Next GEN Physical Science and Everyday Thinking

Modules & Units

The Next Gen PET set of materials includes ten content units, organized into five modules focusing on developing models for magnetism and static electricity, energy, forces, waves (including sound and light), and chemistry. The units include engineering design activities that require application of the unit’s physical science content. There are also two sets of optional materials: Teaching and Learning and Planning and Conducting Investigations. The teaching and learning activities are designed to help students make explicit connections between their own learning; the learning and teaching of children in elementary school; and the core ideas, science and engineering practices, and crosscutting concepts of the NGSS. The planning and conducting investigations activities help students plan and conduct experimental investigations.

All the materials are available in two versions: one for small, studio-style classes that are able to accommodate extensive laboratory work and discussion, and one for lecture-style classes. Both versions use the same extensive set of online tutorial-style homework assignments, called Extensions .

Instructors can choose which units to include in their courses, whether or not to include Engineering Design activities, whether or not to include Teaching and Learning activities, whether or not to include Planning and Conducting Investigations activities, and which instructional format to use (or whether to use a combination of formats). This allows instructors to tailor their course to match their content focus, meeting times, classroom settings, and students’ interests.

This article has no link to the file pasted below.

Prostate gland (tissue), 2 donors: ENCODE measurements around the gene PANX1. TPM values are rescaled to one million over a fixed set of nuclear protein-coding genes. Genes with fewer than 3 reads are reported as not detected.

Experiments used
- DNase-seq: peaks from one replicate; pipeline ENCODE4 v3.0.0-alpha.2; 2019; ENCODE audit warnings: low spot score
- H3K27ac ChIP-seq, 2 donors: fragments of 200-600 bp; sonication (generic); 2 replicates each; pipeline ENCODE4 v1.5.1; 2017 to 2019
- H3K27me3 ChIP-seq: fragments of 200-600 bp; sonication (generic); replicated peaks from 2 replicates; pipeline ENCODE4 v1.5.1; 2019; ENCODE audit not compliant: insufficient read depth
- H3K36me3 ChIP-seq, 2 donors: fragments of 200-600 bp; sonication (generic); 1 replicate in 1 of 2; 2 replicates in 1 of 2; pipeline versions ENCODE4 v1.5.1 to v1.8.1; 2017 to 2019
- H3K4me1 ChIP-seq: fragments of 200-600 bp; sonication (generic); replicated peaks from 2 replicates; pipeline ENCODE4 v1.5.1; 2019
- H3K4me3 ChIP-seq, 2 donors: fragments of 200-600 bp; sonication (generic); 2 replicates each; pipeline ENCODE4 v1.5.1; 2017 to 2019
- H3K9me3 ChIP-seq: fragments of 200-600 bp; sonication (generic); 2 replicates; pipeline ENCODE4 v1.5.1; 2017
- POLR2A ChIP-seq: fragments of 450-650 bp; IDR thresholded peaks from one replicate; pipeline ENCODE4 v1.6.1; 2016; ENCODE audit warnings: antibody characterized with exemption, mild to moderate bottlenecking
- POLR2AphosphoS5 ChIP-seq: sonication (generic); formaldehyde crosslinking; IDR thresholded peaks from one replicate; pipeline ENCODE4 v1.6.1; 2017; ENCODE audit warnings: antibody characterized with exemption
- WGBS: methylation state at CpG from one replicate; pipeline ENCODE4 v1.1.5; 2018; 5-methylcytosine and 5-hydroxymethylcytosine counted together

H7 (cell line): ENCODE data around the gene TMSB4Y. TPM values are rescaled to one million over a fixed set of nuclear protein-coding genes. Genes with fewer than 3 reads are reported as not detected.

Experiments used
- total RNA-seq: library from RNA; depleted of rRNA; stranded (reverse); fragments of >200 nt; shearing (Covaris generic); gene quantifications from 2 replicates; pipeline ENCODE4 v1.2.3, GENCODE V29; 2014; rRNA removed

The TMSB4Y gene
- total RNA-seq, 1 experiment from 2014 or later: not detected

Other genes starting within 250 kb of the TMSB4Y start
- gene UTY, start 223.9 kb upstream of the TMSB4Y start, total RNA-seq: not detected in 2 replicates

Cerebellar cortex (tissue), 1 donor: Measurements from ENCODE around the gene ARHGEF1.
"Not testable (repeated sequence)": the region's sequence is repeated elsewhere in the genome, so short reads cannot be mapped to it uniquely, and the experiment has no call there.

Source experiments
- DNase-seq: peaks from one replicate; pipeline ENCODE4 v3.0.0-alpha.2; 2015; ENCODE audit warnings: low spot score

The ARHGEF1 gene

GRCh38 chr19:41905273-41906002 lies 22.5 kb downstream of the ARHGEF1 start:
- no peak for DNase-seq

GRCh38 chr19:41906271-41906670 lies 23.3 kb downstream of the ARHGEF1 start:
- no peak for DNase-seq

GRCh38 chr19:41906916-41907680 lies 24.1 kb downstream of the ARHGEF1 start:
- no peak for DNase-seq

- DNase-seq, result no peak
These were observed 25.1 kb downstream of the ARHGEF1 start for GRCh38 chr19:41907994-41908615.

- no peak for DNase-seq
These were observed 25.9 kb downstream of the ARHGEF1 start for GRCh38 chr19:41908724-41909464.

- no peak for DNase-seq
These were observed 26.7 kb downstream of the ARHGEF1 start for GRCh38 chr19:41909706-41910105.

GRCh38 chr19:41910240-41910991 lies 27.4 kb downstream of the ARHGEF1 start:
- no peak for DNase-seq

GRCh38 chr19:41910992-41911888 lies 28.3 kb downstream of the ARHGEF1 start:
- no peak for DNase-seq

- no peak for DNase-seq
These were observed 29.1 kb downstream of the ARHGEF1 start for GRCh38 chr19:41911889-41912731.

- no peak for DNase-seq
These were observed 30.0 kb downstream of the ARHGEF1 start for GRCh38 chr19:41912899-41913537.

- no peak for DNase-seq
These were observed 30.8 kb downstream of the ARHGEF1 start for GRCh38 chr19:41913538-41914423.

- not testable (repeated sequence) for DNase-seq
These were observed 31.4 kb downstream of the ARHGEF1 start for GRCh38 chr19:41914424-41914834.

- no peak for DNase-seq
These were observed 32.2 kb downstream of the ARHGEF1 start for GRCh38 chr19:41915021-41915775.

Below are brief summaries of the ten units within the five content modules. The units can be ordered individually from Activate Learning .

MODULE MSE: Developing Models for Magnetism and Static Electricity

Either Unit M or Unit SE can be implemented by itself, independent of the other unit.

  • Developing a Model of Magnetism (Unit M) has students iteratively propose, test, and revise models for magnetism. They ultimately arrive at the "alignment model," which can explain all the class observations (the alignment model is similar to the domain model, but simpler).
  • Developing a Model of Static Electricity (Unit SE) engages students in a model-building process for static electric phenomena, where they separately develop models to account for the behavior of non-conducting and conducting materials.

MODULE IE: Interactions and Energy

Although Unit EM can be implemented by itself, it is a pre-requisite for Unit PEF.

  • Energy Model of Interactions (Unit EM) has students explore energy concepts in various interactions, including contact interactions (pushes, pulls, and friction), heat interactions, and electric circuits. Giver/receiver energy diagrams are used to describe the transfer or transformation of energy. Conservation of energy is introduced early in the case of two objects interacting, and then expanded to account for more complex chains of interactions between multiple objects (including the surroundings). The model is ultimately made quantitative.